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A Detroit man received three life sentences Tuesday for the 2019 murders of two gay men and a transgender woman.
A Wayne County jury had convicted Devon Kareem Robinson, 19, in March of first-degree premeditated murder for fatally shooting gay men Alunte Davis, 21, and Timothy Blancher, 20, and trans woman Paris Cameron, 20. They were killed May 25, 2019, at a house party on Detroit's east side. Police and prosecutors said the crime was motivated by their identity.
Two other people were shot but survived, and Robinson was also convicted of two counts of assault with intent to murder and five counts of felony firearm use, the Associated Press reports. He received sentences of 10 to 20 years for each of the assault counts and two years for each of the firearm counts.
Cameron, Davis, and Blancher had met Robinson at a gas station on the way to the party, and Cameron invited him to the gathering, according to The Detroit News. Witnesses said they saw him hugging Cameron at the party, but he left a bit later with a "blank" expression, then returned to commit the crime. A witness had testified that the carnage was so extensive that blood seeped through the house's walls.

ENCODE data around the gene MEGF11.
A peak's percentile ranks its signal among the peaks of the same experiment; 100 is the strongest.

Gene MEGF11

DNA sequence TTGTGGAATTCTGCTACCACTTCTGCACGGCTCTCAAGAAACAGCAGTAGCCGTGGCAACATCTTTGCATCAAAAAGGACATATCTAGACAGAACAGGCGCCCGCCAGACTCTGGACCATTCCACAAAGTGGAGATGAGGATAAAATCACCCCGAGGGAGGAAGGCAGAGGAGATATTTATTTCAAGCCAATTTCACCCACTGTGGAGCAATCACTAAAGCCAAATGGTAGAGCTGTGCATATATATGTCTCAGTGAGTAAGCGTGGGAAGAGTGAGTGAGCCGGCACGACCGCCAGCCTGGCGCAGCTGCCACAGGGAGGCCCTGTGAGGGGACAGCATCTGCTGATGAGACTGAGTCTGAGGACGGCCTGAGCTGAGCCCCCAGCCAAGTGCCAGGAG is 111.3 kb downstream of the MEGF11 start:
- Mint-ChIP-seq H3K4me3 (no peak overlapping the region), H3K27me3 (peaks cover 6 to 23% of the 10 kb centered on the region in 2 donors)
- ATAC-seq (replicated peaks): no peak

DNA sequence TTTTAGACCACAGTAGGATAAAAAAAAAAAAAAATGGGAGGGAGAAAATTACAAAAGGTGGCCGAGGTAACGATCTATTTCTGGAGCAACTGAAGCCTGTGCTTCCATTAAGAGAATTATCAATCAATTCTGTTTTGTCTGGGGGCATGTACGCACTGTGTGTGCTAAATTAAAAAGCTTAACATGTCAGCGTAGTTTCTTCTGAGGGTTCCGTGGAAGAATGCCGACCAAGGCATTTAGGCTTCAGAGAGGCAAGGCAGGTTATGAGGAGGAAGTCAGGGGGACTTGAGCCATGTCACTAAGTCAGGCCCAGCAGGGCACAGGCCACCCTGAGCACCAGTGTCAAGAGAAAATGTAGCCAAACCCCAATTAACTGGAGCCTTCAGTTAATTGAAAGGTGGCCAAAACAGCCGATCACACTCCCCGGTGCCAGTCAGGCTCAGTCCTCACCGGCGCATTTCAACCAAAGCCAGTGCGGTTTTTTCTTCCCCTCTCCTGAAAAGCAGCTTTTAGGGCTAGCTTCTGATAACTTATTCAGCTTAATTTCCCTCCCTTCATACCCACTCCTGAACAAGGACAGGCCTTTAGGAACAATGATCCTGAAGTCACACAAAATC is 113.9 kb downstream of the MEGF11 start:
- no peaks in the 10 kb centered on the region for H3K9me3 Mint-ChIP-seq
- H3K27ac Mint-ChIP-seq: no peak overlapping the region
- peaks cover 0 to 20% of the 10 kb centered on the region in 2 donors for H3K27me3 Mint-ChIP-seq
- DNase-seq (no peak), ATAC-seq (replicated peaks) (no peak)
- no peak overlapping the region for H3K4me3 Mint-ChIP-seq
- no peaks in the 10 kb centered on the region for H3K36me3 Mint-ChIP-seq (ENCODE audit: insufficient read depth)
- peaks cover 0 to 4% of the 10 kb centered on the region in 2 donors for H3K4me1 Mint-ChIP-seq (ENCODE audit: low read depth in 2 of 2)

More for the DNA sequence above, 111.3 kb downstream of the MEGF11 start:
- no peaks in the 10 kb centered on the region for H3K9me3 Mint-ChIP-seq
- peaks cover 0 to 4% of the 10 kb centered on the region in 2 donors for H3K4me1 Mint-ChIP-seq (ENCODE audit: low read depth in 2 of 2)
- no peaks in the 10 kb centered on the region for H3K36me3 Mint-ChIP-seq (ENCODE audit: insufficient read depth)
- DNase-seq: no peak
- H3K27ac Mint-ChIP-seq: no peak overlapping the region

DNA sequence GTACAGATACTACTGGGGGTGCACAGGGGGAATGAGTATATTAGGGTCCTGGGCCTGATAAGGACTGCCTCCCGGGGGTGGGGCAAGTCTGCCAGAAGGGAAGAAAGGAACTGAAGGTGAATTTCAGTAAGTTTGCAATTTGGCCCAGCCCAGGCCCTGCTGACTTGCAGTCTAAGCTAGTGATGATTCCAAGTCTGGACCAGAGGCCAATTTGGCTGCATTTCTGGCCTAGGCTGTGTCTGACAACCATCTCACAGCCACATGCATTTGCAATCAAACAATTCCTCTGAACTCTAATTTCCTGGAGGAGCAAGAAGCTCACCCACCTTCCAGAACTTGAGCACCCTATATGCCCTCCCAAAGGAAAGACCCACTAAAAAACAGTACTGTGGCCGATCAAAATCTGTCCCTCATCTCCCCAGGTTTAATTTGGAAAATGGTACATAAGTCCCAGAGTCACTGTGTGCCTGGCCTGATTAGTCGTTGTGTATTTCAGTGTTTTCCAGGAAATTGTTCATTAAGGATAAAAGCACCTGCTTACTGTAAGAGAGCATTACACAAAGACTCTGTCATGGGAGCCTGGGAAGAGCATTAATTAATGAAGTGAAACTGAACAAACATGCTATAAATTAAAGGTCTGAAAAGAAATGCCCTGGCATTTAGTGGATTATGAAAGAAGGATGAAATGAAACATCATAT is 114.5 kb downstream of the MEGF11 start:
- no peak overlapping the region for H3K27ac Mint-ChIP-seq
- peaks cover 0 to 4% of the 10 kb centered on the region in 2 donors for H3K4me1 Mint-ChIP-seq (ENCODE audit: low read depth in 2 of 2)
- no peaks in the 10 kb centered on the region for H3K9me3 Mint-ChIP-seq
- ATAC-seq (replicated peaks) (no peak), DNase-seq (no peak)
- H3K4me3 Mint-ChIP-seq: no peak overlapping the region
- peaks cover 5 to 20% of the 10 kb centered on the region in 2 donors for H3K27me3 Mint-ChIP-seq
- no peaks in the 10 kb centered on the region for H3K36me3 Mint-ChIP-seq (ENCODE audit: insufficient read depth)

"We are pleased that justice has been served in this case," Wayne County Prosecutor Kym Worthy said in a Wednesday statement to the media. "The defendant's actions were disturbing on so many levels. ... We will continue to be vigilant in our fight to eradicate hate in Wayne County and beyond."
"Devon Robinson murdered three members of Detroit's LGBTQ community in cold blood, and wounded two others," added Alanna Maguire, president of Fair Michigan; its Justice Project assisted in the prosecution. "Fair Michigan applauds the Detroit Police Department, the Wayne County Prosecutor's Office, and the Fair Michigan Justice Project team for bringing this murderer to justice. This conviction and life-in-prison sentence sends a clear message that crimes against our community can result in maximum penalties under the law."
Robinson's attorney, Evan Callanan Jr., had maintained there was no evidence connecting his client to the crime. At a pretrial hearing in November, he had called prosecutors' version of events "a fanciful theory," the AP reports.